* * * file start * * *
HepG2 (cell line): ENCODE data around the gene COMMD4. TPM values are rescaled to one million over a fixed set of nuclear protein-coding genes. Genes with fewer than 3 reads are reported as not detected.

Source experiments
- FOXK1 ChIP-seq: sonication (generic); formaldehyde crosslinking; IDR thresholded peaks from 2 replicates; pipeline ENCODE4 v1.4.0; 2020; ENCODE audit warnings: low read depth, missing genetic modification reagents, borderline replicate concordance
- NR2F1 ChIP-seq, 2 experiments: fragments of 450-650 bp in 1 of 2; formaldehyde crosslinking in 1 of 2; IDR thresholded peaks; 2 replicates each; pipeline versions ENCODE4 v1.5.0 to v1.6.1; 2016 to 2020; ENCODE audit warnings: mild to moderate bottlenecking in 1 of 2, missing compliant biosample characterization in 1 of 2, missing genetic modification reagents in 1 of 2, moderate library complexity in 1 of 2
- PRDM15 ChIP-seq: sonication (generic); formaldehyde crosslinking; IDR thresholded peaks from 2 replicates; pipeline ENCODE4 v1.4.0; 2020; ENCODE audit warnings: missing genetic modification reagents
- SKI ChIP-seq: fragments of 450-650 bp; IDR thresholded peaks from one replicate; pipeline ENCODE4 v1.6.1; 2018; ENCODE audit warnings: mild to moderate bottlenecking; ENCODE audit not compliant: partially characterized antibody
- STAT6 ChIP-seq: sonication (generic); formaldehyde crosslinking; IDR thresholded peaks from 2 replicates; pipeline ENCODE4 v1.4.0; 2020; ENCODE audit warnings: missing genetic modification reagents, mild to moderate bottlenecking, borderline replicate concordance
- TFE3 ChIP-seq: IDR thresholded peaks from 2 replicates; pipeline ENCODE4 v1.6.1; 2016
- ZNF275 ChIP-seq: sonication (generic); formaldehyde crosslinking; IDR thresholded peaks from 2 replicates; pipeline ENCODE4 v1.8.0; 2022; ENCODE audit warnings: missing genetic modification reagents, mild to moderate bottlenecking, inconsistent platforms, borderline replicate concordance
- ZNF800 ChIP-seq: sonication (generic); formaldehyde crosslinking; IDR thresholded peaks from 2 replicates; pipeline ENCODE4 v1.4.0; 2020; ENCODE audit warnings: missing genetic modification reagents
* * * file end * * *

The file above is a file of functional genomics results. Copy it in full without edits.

HepG2 (cell line): ENCODE data around the gene COMMD4. TPM values are rescaled to one million over a fixed set of nuclear protein-coding genes. Genes with fewer than 3 reads are reported as not detected.

Source experiments
- FOXK1 ChIP-seq: sonication (generic); formaldehyde crosslinking; IDR thresholded peaks from 2 replicates; pipeline ENCODE4 v1.4.0; 2020; ENCODE audit warnings: low read depth, missing genetic modification reagents, borderline replicate concordance
- NR2F1 ChIP-seq, 2 experiments: fragments of 450-650 bp in 1 of 2; formaldehyde crosslinking in 1 of 2; IDR thresholded peaks; 2 replicates each; pipeline versions ENCODE4 v1.5.0 to v1.6.1; 2016 to 2020; ENCODE audit warnings: mild to moderate bottlenecking in 1 of 2, missing compliant biosample characterization in 1 of 2, missing genetic modification reagents in 1 of 2, moderate library complexity in 1 of 2
- PRDM15 ChIP-seq: sonication (generic); formaldehyde crosslinking; IDR thresholded peaks from 2 replicates; pipeline ENCODE4 v1.4.0; 2020; ENCODE audit warnings: missing genetic modification reagents
- SKI ChIP-seq: fragments of 450-650 bp; IDR thresholded peaks from one replicate; pipeline ENCODE4 v1.6.1; 2018; ENCODE audit warnings: mild to moderate bottlenecking; ENCODE audit not compliant: partially characterized antibody
- STAT6 ChIP-seq: sonication (generic); formaldehyde crosslinking; IDR thresholded peaks from 2 replicates; pipeline ENCODE4 v1.4.0; 2020; ENCODE audit warnings: missing genetic modification reagents, mild to moderate bottlenecking, borderline replicate concordance
- TFE3 ChIP-seq: IDR thresholded peaks from 2 replicates; pipeline ENCODE4 v1.6.1; 2016
- ZNF275 ChIP-seq: sonication (generic); formaldehyde crosslinking; IDR thresholded peaks from 2 replicates; pipeline ENCODE4 v1.8.0; 2022; ENCODE audit warnings: missing genetic modification reagents, mild to moderate bottlenecking, inconsistent platforms, borderline replicate concordance
- ZNF800 ChIP-seq: sonication (generic); formaldehyde crosslinking; IDR thresholded peaks from 2 replicates; pipeline ENCODE4 v1.4.0; 2020; ENCODE audit warnings: missing genetic modification reagents